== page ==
As I write my November column over Veterans’ Day weekend, I am reminded of the multiple challenges confronting our service men and women. Not only must they overcome obstacles on the battlefield, but many continue to experience ongoing hurdles once they return home. One of the biggest challenges our veterans often face includes finding adequate, effective healthcare, especially for mental health issues and substance use disorders. The National Institute on Drug Abuse (NIDA)1 notes that substance abuse by returning veterans is on the rise, with alcohol abuse being the most prevalent problem. A recent study of soldiers screened after returning from Iraq noted that 27 percent met criteria for alcohol abuse, with few receiving referral for screening or treatment. NIDA also noted that mental illness among military personnel is a major concern as well and is often accompanied by drug and alcohol abuse.2 This is an area that one of the newest groups to the Health Law Section, the Substance Use Disorders Task Force, has been working to address.
The Task Force was originally created by the ABA in 1990 as the Special Committee on the Drug Crisis to address problems and policies regarding illegal drug use. The group became an ABA Standing Committee focusing its efforts on programs and policies that offer long term solutions to the nation’s drug problems. Topics included discrimination against individuals in treatment or recovery, alternatives to incarceration, drug courts and treatment services for drug dependent persons in the criminal justice system, as well as education, prevention and treatment programs especially for children and young people. In 2012, the group moved to the Health Law Section and became an HLS Task Force. In addition to the task force members, the group works closely with an advisory board comprised of individuals who are experts in the field of substance abuse and recovery and the criminal justice system.
There are more than 100 members of the task force including its leadership team.* Membership is open to all members of the Health Law Section, particularly those with an interest in legal issues related to substance use disorders, including healthcare reform and parity, legislation, public policy and its impact on the criminal justice system, and healthcare. The mission of the Task Force is to develop and foster attorney and public participation in innovative programs to address substance use disorders, including programs in healthcare, mental health, alternative medicine, education, family dynamics, business and the justice system, and to examine the effects of substance use disorders upon society, the practice of law and the character of the American system of justice.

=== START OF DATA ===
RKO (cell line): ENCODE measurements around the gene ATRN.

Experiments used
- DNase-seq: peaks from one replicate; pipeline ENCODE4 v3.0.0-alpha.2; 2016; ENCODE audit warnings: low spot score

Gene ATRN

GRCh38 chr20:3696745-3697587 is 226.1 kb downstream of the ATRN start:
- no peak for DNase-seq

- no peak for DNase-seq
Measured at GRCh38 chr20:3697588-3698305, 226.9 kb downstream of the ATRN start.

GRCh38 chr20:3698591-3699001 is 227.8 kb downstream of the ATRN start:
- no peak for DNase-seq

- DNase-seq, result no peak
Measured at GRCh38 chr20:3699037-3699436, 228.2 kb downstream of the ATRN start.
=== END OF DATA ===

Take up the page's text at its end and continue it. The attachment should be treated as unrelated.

The Task Force has been very active since joining the Health Law Section. It sponsored a plenary program at the February 2013 EMI conference entitled: Our Nation’s Veterans Courts and Criminal Justice System: A Public Health Policy Approach, which highlighted the challenges faced by veterans seeking treatment. The Task Force also sponsored a breakout session entitled Prescription Drug Abuse: Prevalence and Policy Solutions. Subsequent to EMI, the Task Force championed passage of ABA Resolution 101 by the ABA House of Delegates, which supports the rights of all Americans, and particularly our nation’s veterans, to access adequate mental health and substance use disorder treatment services and coverage as required to be made available under federal and state law.